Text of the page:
Rubbing alcohol is a convenient substance that can be used for a wide range of things, including cleaning and disinfecting a variety of surfaces, including your hands. However, I often get asked about the evaporative qualities of isopropyl alcohol.
Does isopropyl alcohol evaporate? Yes, isopropyl alcohol evaporates if it is left on a surface or if a bottle of it is left open. This is part of the reason why it makes for such an effective cleaner, and it’s also the reason why you’ll want to keep the bottle sealed whenever possible.
Of course, there’s a lot more that you’ll need to know about how isopropyl alcohol evaporates to get a full understanding of why it evaporates and why it does so at such an advanced rate.
I’m going to take a deeper dive into how isopropyl alcohol evaporates to give you a better perspective on things.
Does Isopropyl Alcohol Evaporate?
Isopropyl alcohol evaporates, and evaporation isn’t a quality that is unique to isopropyl. For example, if you’ve ever left out a shot of vodka overnight after getting a little rowdy with your friends, then you may have noticed that a large amount of the vodka evaporated while you were asleep.
However, evaporation isn’t something that is exclusively restricted to alcohol, as all liquids on Earth will evaporate under the proper conditions.
There’s a reason why things don’t stay wet forever, and that’s mainly because the water that was making them wet gradually evaporated into the atmosphere.
Of course, this doesn’t mean that you shouldn’t wipe off your countertops when they get wet, since it will still take an extended period of time for the water to dissipate into the atmosphere.
So that brings us to the case of isopropyl alcohol and why it tends to evaporate far faster than other liquids.
Before I address why isopropyl alcohol evaporates so fast, you’ll have to know a bit of science behind why liquids evaporate in the first place.
The liquid phase of matter consists of molecules that are constantly moving, whereas in the solid-state, they’re woven into a rigid matrix.
This is why you can pick up a solid block of ice and if you tried to do that with liquid water, it would just slide between your hands.
While the molecules are free to move around in a liquid state, they are still loosely linked to each other, which is what allows liquids to retain their form when put into a container.
Compare this to gas, in which the molecules are at their most free, and they have the most distance between one another.
If you open up a cylinder of compressed air (not recommended, considering how dangerous it is to do so), then the compressed air will disappear into the surrounding air.
So how does all of this relate to liquid evaporating? Due to the constant movement of liquid particles, it’s inevitable that some of them will eventually be “knocked off” of the rest of the liquid formation, and then that molecule will end up going free and becoming a gas.
Hydrogen Bonding Logic
Hydrogen bonding is the force that makes liquids want to stick to each other, and hydrogen bonding can be weakened in a few different ways.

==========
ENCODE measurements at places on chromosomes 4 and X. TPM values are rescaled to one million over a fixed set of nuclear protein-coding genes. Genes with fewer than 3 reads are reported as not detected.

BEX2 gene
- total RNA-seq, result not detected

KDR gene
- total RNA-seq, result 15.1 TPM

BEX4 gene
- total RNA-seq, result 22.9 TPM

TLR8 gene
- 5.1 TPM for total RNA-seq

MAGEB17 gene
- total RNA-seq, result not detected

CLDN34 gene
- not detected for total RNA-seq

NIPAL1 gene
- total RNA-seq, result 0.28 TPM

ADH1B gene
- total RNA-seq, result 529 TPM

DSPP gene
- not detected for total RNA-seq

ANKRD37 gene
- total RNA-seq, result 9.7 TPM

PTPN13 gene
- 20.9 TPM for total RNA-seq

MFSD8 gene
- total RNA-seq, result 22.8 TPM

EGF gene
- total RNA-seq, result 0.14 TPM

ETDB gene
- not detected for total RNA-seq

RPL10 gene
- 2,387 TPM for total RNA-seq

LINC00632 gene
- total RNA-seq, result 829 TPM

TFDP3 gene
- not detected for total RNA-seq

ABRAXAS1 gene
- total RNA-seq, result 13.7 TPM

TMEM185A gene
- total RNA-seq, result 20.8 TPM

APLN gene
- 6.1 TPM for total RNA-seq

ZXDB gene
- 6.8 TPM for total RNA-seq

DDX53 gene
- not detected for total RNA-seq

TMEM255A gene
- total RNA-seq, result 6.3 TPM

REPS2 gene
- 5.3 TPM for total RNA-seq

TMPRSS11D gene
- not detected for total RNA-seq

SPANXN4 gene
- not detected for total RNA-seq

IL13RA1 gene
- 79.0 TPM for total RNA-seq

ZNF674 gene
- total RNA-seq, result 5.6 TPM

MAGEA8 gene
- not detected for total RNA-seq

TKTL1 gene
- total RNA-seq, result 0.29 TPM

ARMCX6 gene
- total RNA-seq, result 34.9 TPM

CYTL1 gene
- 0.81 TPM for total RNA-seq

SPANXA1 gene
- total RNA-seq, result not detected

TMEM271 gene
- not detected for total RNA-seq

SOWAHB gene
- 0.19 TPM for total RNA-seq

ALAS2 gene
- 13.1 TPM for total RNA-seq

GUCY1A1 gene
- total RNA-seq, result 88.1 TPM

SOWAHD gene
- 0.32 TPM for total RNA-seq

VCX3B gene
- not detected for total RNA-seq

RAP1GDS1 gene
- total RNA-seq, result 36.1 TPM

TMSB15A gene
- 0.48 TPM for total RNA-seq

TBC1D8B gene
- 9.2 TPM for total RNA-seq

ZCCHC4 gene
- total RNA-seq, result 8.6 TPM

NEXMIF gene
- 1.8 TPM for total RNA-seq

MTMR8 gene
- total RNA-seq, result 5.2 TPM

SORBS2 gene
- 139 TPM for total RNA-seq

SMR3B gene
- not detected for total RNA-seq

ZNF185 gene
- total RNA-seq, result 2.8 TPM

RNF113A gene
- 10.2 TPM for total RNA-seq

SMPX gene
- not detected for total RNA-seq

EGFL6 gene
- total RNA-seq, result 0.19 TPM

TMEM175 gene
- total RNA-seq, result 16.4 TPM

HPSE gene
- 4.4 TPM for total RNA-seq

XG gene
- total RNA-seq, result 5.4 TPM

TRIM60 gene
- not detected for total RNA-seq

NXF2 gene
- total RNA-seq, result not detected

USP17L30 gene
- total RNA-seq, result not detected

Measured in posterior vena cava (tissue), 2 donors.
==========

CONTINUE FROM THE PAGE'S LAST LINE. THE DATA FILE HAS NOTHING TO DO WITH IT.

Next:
For example, if the liquid is warm, then its molecules will start moving faster because they get excited by the heat, and this will weaken its bonds to the surrounding molecules.
This is also influenced by the amount of air that is surrounding the liquid. This is because molecules of air will impact the liquid (such as isopropyl alcohol) and they will break off molecules of it, turning it into a gas.
Keep in mind that it takes energy to break these bonds, and this energy expenditure will reduce the overall temperature of the liquid.
This is the main reason why rubbing alcohol feels cool when it is placed on your skin, as it is losing temperature as it evaporates, and to make up for that, it takes the heat from your hand.
This is also because the most likely molecules to evaporate tend to be those that are moving the fastest (i.e. have the highest temperature).
So why does isopropyl alcohol evaporate so much faster than water? It’s largely due to the strength of the hydrogen bonds in each of the substances.
While water has extremely strong hydrogen bonds between its individual molecules, those bonds are a lot weaker in isopropyl alcohol.
This is demonstrated in practice by isopropyl alcohol evaporating in a much faster time than water.
Of course, the exact amount of time that it takes either of these substances to evaporate depends on the prevailing atmospheric conditions and the temperature of the surroundings.
How Long Does it Take Isopropyl Alcohol to Evaporate?
Let’s say you’ve just used isopropyl alcohol to clean something sensitive like an electronic device or your computer components.
It’s usually a good idea to know how long you’ll have to wait for it to evaporate so you don’t turn it on and end up causing a short, potentially costing yourself thousands of dollars.
Unfortunately, there’s no clear-cut answer to this question because it depends entirely on the amount of isopropyl alcohol that you used to clean the device in question.
For example, if you used a minimal amount of rubbing alcohol, then you can expect it to evaporate within a few minutes.
If you used a larger amount of isopropyl alcohol to clean your devices, then you can expect to wait about an hour for it to evaporate so that you can safely use the device without shorting it.
Theoretically, if you were to leave a bottle of isopropyl alcohol out in the open, then you would likely see it evaporate within a period of a few days.
By then, if there’s still any liquid left in the bottle, all that will remain in the water that was mixed into the solution.
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